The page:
Oswald

Baker, Roy Truly Encounter

The

The time of the Kennedy assassination is infamously recorded as taken place at 12:30 pm, on Friday, November 22, 1963.  However, the more precise time was 12:30 pm, and 47 seconds (as determined by the House Select Committee on Assassinations), with the duration of it lasting anywhere from 5.6 seconds, to 8.3, depending on whom you talk to.  I myself am going with the Committee’s time of 8.3 seconds, thus putting the assassination ending at 12:30 pm, and 55.3 seconds 1.






Dallas motorcycle patrolman Marion Baker, who was taking part in the motorcade, had just turned onto Houston, from Main, when he heard what he immediately recognized as rifle fire 2.  Then, after hearing two more shots, he raced up to what he believed to be the location of the shots: The intersection of Elm and Houston.






















At Elm and Houston were three buildings.  The Texas School Book Depository was at the northwest corner, the Dal-Tex Building was at the northeast corner, and the Dallas County Records Building was at the southeast corner…It was the first two that caught his attention.  He had seen pigeons fly off from their direction (after hearing the shots) 3 4.






Pulling up to the Depository, Baker dismounted his bike, raced up the front steps, and ran inside the building.  In response, building Superintendent Roy Truly, who had been outside himself, quickly followed him.  Baker didn’t enter the building because he saw anything in particular; he just had a haunch.






With Roy Truly in the lead, the two went to the back of the building, and to the location of the elevators.  Finding both stuck on the fifth floor 5 6, and not being able to calling either one down, they then headed to the northwest staircase.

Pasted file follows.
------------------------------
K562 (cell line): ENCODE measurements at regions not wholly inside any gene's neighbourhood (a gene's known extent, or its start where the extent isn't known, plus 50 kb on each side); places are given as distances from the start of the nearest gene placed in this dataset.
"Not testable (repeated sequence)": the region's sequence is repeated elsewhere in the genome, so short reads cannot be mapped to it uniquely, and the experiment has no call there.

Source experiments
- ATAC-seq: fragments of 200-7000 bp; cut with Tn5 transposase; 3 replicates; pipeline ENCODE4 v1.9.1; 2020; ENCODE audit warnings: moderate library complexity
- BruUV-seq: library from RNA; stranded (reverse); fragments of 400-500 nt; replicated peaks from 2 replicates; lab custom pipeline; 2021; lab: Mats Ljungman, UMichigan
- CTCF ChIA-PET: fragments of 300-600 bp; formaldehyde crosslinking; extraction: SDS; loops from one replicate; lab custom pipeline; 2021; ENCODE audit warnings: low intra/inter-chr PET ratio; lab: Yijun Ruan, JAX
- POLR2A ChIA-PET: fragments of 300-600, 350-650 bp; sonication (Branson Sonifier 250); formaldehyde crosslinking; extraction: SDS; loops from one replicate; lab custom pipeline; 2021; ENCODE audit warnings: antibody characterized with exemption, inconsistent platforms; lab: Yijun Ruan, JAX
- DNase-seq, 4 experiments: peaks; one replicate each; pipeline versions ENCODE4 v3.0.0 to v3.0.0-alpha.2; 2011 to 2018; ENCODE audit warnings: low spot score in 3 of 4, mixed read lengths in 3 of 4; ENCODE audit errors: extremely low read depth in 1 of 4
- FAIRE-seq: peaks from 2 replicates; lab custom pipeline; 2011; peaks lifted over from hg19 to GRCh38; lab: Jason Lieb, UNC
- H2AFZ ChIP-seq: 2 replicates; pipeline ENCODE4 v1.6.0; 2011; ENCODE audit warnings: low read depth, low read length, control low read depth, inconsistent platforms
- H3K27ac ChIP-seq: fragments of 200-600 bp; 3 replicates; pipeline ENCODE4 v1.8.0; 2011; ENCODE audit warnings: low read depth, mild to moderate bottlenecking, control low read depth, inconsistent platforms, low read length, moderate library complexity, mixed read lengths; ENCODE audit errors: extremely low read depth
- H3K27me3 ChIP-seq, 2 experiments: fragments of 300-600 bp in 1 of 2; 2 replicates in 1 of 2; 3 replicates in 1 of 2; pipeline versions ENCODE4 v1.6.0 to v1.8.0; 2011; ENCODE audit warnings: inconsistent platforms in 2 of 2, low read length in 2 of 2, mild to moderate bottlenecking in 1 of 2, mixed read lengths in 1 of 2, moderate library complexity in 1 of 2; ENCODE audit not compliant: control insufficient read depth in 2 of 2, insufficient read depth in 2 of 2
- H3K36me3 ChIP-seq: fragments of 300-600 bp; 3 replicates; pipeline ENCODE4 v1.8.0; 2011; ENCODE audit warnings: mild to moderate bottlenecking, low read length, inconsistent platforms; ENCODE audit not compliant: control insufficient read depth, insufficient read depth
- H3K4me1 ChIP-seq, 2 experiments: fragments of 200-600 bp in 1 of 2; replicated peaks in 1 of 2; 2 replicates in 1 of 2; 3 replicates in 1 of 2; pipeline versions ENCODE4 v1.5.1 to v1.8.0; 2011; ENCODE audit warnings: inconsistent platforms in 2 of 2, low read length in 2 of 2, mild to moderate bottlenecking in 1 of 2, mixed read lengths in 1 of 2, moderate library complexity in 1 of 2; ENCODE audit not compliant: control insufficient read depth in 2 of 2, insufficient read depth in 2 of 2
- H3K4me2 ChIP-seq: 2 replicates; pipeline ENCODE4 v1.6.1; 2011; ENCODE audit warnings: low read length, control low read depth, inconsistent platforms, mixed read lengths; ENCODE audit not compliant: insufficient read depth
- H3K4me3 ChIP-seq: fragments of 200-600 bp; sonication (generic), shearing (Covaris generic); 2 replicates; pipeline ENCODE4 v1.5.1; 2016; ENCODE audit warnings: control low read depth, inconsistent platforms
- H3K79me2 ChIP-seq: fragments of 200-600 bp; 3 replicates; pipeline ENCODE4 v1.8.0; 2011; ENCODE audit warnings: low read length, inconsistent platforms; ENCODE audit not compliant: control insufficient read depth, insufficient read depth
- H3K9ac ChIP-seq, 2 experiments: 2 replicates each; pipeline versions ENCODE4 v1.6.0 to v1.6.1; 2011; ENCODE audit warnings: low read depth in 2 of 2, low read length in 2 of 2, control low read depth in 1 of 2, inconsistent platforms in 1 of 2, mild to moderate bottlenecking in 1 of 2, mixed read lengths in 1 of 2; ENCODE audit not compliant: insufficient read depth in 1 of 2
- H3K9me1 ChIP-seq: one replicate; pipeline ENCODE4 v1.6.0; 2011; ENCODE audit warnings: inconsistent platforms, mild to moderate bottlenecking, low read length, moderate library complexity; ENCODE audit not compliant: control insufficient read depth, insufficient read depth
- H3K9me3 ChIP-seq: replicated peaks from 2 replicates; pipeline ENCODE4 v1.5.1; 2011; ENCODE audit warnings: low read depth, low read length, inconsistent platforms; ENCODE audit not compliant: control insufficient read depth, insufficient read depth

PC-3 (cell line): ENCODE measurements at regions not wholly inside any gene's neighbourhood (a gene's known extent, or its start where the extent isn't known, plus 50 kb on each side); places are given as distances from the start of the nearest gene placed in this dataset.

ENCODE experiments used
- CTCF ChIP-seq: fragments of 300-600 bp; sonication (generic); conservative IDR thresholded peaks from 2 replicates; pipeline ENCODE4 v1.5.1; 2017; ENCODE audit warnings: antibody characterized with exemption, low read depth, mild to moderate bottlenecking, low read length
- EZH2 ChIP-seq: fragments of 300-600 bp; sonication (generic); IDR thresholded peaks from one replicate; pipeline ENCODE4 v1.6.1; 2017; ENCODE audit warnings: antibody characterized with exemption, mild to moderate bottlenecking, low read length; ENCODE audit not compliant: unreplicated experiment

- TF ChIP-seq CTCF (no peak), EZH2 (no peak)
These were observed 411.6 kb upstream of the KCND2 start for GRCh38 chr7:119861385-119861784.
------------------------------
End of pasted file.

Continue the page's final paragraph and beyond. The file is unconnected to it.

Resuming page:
Still in the lead, Roy Truly ascended the staircase to the second floor landing, where he saw no one. Continuing up to the third, he was followed by Baker, who was lagging behind by a few feet 7.






When Baker reached the second floor landing, he caught a glimpse of a man walking away from the interior side of the second floor hallway door (it had a built-in glass window) 8.  This hallway door opened up to a vestibule, which itself had doors leading to offices, restrooms, and a lunchroom 9. When Baker saw this man, he immediately followed.






Inside the vestibule, Baker saw where this man had entered a nearby lunchroom, which was east of, and some 20 feet away.  Reaching the lunchroom entrance himself, he hollered out to the man to come back to him, and he did.  Roy Truly, who had taken stock of the fact that the officer was no longer following him, came back down stairs and found him confronting Oswald.






With gun drawn, and pointing at Oswald, Baker asked Truly if he knew this man: He said yes, he did…that he worked there.  With this, Baker then let him go.






Officially, from this point forward, Oswald bought himself a coke.  I say officially, because Baker made out a report, to the FBI, which said that Oswald already had a coke, when he stopped him. However, when Baker testified beforehand to the Warren Commission, he said just the opposite, and Roy Truly concurred.  Baker would scratch out this part on his report 10.






After buying the coke, Oswald left the Depository all together, at 12:33 pm, via the front entrance. On his way out, he encountered yet another witness to his whereabouts, a Ms. Reid.  It is she, who first officially saw him with a full bottle of coke.






All said; the Warren Commission had two important issues to contend with: How long it took Baker to encounter Oswald, and whether or not Oswald could have made it downstairs in time to encounter Baker!  So on March 20, 1964, they did two sets of re-enactments: One to determine the timing of Baker’s actions, and the other to determine the timing of Oswald’s.  They also did a set of re-enactments to determine when Ms. Reid had her own encounter with Oswald.


The Timing of Baker
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